THE Olympics may have bumped up sports betting revenue at Supreme Ventures.
But the 2014 World Cup is set to bring an entirely different ball game, according to Brian George.
"We want to see sports betting three to four times its current size within a year," said the CEO of Jamaica's largest gaming and betting company.
At over $200 million in annualised sports betting sales so far this year, his projection would place the company's revenue from the business segment closer to $800 million next year.
George plans to place Supreme in a position to have Jamaicans bet on the 2014 World Cup Football.
Supreme makes most of its revenue from lottery games, which raked in $13.7 billion of the company's $15.4 billion total revenue for the first six months in 2012.
But sports betting which brought in sales of $102 million for the half year ($204 million annualised), had seen tremendous growth over the year. The comparative period last year saw Supreme earn $43 million in revenue from the business segment.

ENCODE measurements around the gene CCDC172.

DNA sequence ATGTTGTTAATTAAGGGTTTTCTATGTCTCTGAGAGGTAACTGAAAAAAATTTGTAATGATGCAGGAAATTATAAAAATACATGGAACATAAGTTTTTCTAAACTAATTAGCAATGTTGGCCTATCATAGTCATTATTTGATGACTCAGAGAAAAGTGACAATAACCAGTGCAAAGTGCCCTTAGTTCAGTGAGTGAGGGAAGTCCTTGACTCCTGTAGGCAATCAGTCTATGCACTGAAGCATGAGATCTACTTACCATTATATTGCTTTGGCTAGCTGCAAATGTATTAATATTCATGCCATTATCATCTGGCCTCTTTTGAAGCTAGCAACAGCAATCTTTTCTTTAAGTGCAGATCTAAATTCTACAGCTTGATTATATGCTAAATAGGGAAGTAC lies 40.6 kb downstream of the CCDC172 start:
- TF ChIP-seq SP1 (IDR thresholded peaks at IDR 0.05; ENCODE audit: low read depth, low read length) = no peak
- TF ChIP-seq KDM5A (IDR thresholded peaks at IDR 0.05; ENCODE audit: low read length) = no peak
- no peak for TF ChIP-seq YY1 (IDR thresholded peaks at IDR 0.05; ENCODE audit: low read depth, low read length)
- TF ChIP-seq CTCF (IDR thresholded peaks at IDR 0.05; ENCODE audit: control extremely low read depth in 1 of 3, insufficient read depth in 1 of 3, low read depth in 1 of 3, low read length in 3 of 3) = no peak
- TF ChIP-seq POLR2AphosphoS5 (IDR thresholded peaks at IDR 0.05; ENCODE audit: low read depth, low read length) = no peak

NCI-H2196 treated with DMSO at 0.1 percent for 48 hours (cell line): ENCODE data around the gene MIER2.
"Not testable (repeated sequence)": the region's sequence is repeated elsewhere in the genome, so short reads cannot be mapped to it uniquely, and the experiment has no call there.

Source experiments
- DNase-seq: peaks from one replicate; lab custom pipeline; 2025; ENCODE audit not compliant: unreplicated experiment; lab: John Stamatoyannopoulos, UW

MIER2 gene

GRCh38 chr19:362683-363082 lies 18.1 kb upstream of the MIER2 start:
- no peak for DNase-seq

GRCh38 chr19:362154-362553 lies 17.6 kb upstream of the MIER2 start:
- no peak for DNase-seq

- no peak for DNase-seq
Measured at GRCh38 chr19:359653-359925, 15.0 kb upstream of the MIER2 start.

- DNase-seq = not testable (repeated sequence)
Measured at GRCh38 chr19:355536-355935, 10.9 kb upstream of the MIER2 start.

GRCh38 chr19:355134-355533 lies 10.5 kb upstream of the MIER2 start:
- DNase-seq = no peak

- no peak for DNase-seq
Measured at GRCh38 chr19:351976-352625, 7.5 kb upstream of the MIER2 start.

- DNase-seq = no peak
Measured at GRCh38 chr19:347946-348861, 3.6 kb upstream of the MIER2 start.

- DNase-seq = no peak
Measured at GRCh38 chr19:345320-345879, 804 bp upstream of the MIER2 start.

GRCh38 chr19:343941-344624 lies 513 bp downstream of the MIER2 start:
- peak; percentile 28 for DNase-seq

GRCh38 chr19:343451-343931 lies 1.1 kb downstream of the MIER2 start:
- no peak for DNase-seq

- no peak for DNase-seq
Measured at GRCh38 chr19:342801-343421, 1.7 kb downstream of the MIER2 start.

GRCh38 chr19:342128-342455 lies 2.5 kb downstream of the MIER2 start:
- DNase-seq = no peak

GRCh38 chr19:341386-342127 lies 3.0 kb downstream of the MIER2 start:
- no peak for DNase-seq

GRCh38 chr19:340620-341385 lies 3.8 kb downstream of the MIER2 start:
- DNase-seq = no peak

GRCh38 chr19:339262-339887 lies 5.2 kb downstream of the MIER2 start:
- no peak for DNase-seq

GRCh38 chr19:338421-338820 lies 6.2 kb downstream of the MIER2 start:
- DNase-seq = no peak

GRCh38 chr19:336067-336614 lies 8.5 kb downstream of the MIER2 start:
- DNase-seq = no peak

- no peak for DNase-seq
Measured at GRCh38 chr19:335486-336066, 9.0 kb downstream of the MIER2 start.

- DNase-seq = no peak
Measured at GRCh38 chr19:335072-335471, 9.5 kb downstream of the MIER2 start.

George said that it is knowledge of games that separate sports betting from lotteries, which are based on chance.
"People like to feel in control and they want to use their knowledge of a particular sport to gain," he said.
But that didn't stop people caught up in the excitement of the London Olympic Games to bet on their feelings.
"The emotion and euphoria of Jamaica's success in the Games was translated into bets."
Olympic 100-metre champion Shelly-Ann Fraser Pryce was a crowd bet favourite for the 200-metre race, George said.
At one point on the day of the 200-metre women's final, the odds for Fraser-Pryce to win were 25 to one. She ended up with the silver medal.
Overall, the Summer Games' impact on the company's sales was phenomenal, according to Supreme's CEO.
But betting could extend well beyond the sporting arena, by George's reckoning.
"It would be good if people could bet on events like Miss Universe," he said.
Legitimate sports betting crept on to the gambling landscape when the Cabinet approved an amendment to the Betting, Gaming and Lotteries Act.
The approval paved the way for the introduction of betting on overseas sports matches, such as National Basketball Association (NBA) games in the USA and European football matches.
It is no wonder the company offered odds on of the basketball tournament to Jamaican betters.
The US men's basketball team, popularly known as the Dream Team, were placed as huge favourites to defend their Olympic title at odds of 1.15 to one, with Spain following at odds of five to one.
As it turned out, both teams went to the final with the US securing gold in the end and Spain the silver.
George believes mobile betting is an inevitable next step.
"It is impossible to have something as ubiquitous as a smartphone and not give people access to mobile betting," he told the Jamaica Observer.